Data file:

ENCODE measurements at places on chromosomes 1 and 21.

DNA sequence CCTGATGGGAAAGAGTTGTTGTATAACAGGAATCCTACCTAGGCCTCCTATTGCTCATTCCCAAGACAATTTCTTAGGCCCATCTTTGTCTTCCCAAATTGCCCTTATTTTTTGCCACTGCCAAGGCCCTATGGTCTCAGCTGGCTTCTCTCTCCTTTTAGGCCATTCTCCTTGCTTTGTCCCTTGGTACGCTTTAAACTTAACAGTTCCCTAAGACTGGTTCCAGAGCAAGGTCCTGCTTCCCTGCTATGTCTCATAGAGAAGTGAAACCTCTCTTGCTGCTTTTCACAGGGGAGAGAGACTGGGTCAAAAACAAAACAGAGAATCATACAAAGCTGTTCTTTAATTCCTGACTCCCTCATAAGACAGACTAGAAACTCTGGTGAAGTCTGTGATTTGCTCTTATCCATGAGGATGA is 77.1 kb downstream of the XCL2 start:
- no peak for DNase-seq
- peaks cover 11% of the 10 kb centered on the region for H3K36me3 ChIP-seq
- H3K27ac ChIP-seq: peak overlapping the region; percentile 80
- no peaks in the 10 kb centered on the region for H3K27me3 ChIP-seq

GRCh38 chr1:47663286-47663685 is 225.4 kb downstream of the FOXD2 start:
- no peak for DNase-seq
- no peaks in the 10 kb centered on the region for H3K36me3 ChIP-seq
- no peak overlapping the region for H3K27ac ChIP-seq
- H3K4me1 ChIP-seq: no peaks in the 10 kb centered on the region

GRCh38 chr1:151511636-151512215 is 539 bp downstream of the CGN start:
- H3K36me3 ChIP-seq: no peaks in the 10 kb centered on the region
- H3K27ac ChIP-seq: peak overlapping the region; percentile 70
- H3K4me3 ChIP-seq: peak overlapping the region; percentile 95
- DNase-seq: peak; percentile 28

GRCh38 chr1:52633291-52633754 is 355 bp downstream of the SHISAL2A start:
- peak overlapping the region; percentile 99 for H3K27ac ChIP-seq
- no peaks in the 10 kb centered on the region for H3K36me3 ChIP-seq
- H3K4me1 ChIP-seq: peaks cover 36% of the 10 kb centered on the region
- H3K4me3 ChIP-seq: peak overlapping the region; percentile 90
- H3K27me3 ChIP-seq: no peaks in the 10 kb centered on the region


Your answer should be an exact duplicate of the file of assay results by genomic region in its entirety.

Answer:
ENCODE measurements at places on chromosomes 1 and 21.

DNA sequence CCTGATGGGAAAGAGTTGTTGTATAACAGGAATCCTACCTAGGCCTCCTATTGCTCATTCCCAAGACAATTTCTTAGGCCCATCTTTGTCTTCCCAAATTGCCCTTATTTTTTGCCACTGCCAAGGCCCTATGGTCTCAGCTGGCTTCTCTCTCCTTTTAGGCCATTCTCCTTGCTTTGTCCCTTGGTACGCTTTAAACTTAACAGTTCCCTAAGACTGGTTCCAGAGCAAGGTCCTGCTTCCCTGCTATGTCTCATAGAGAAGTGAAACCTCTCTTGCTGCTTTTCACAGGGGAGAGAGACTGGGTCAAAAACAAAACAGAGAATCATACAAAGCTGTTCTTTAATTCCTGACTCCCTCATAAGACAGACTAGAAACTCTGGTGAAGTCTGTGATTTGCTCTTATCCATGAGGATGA is 77.1 kb downstream of the XCL2 start:
- no peak for DNase-seq
- peaks cover 11% of the 10 kb centered on the region for H3K36me3 ChIP-seq
- H3K27ac ChIP-seq: peak overlapping the region; percentile 80
- no peaks in the 10 kb centered on the region for H3K27me3 ChIP-seq

GRCh38 chr1:47663286-47663685 is 225.4 kb downstream of the FOXD2 start:
- no peak for DNase-seq
- no peaks in the 10 kb centered on the region for H3K36me3 ChIP-seq
- no peak overlapping the region for H3K27ac ChIP-seq
- H3K4me1 ChIP-seq: no peaks in the 10 kb centered on the region

GRCh38 chr1:151511636-151512215 is 539 bp downstream of the CGN start:
- H3K36me3 ChIP-seq: no peaks in the 10 kb centered on the region
- H3K27ac ChIP-seq: peak overlapping the region; percentile 70
- H3K4me3 ChIP-seq: peak overlapping the region; percentile 95
- DNase-seq: peak; percentile 28

GRCh38 chr1:52633291-52633754 is 355 bp downstream of the SHISAL2A start:
- peak overlapping the region; percentile 99 for H3K27ac ChIP-seq
- no peaks in the 10 kb centered on the region for H3K36me3 ChIP-seq
- H3K4me1 ChIP-seq: peaks cover 36% of the 10 kb centered on the region
- H3K4me3 ChIP-seq: peak overlapping the region; percentile 90
- H3K27me3 ChIP-seq: no peaks in the 10 kb centered on the region